Þóra in kyrra Halbiarnardóttir. Name and device. Argent, a fox rampant proper and on a chief purpure two fleurs-de-lys argent.

Submitted as Þóra in kyrra Halbiarnardottir, this spelling incorrectly uses markings in the given name, but not in -dóttir. Markings in Old Norse names must be used or omitted consistently throughout the name. We have added the marking to the byname for registration. If the submitter prefers the form without markings, she may submit a request for reconsideration.

Ulf Dragon Slaghtere. Name and device. Per saltire Or and gules, a dragon displayed sable between four pheons in cross points to center counterchanged.

The submitter requested authenticity for “England.” Although all of the name elements are English, they are not all found in the same time period. Therefore, while this name is registerable, it is not authentic.

There is a step from period practice for use of a dragon displayed.

Artist’s note: make sure that the belly scales are in the center of the body, with flanks showing on either side and with the limbs displayed equally, to be more properly displayed.

Umm Butrus A’isha al-Anida. Name (see RETURNS for device).

Wærthryth æt Eoforwicceaster. Name and device. Vert, in fess two owls and a bordure argent.

Submitted as Wærthryth æt Eoforwicceaster_, the place name in a locative byname in Old English ordinarily needs to be in the dative form. In this case, that would be Eoforwicceastere. In commentary, Kenric æt Essexe found examples that suggest that the dative form may not have been used in all cases. We encourage more research on this issue. Meanwhile, we will give the submitter the benefit of the doubt that her byname as submitted is correctly formed. If the submitter prefers the dative form Eoforwicceastere, she may make a request for reconsideration.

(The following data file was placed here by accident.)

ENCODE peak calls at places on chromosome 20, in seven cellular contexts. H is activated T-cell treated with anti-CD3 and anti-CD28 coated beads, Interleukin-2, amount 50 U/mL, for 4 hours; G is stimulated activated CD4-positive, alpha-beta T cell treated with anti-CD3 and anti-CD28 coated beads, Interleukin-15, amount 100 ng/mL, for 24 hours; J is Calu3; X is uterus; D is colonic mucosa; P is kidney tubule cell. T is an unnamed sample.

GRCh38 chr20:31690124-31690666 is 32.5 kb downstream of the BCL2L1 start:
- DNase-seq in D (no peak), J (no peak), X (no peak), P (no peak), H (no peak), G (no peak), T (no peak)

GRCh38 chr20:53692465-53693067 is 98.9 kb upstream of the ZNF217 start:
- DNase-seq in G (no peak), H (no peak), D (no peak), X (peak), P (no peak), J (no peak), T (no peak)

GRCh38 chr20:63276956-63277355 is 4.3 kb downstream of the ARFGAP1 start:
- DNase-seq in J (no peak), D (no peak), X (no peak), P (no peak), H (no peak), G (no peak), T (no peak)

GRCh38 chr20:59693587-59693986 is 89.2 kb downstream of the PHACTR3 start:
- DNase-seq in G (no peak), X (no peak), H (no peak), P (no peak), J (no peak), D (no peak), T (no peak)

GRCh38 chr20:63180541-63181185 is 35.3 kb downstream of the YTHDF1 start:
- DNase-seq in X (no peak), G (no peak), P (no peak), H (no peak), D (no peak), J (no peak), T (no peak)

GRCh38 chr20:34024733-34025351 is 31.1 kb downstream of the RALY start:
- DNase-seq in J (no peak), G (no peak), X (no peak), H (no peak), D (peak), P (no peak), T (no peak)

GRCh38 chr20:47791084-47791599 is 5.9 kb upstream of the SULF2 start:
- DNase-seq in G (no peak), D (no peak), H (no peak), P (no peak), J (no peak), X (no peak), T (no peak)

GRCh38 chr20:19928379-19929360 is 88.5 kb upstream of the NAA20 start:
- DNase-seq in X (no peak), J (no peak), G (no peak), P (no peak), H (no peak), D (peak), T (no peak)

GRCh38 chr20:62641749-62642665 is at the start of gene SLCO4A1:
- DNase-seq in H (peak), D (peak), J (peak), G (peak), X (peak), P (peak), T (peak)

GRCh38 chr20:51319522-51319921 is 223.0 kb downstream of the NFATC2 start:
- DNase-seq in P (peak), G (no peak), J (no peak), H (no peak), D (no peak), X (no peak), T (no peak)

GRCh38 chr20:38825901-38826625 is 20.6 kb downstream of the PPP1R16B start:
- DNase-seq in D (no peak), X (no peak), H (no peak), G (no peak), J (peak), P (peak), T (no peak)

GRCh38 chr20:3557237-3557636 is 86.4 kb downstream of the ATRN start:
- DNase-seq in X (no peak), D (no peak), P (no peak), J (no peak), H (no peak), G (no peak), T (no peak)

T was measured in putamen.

Wærthryth was not actually found in the article cited in the Letter of Intent. The spelling actually found in the Latin source document is Uuerthryth. Fortunately, we can construct the name Wærthryth from the documented elements Wær- and -thryth.

The submitter requested authenticity for Anglo-Saxon “esp. 7th c. England.” As the given name is constructed, rather than attested in the submitted spelling, the name does not meet this request. However, it is registerable.

Nice device!

EAST returns

Bertana æt Bathancestre. Device. Per fess wavy azure and Or, in pale three suns counterchanged between flaunches vert.

This device is returned for redraw, for violating SENA A2C2 which states “Elements must be drawn to be identifiable.” Most commenters were unable to identify the line of division as wavy. Very little of the line of division is visible, with 2/3 of it obscured by flaunches and approximately half of the remaining line broken up by a counterchanged sun.

Eva von Kölln. Device. Argent, surmounting a cross sable between in chief two oak leaves and in base two otters combattant vert, a heart gules.

This device is returned for having a “barely overall” charge. SENA Appendix I, Charge Group Theory, in defining overall charges states “An overall charge must have a significant portion on the field; a design with a charge that has only a little bit sticking over the edges of an underlying charge is known as “barely overall” and is not registerable.” Here, more of the heart is on the cross than on the field.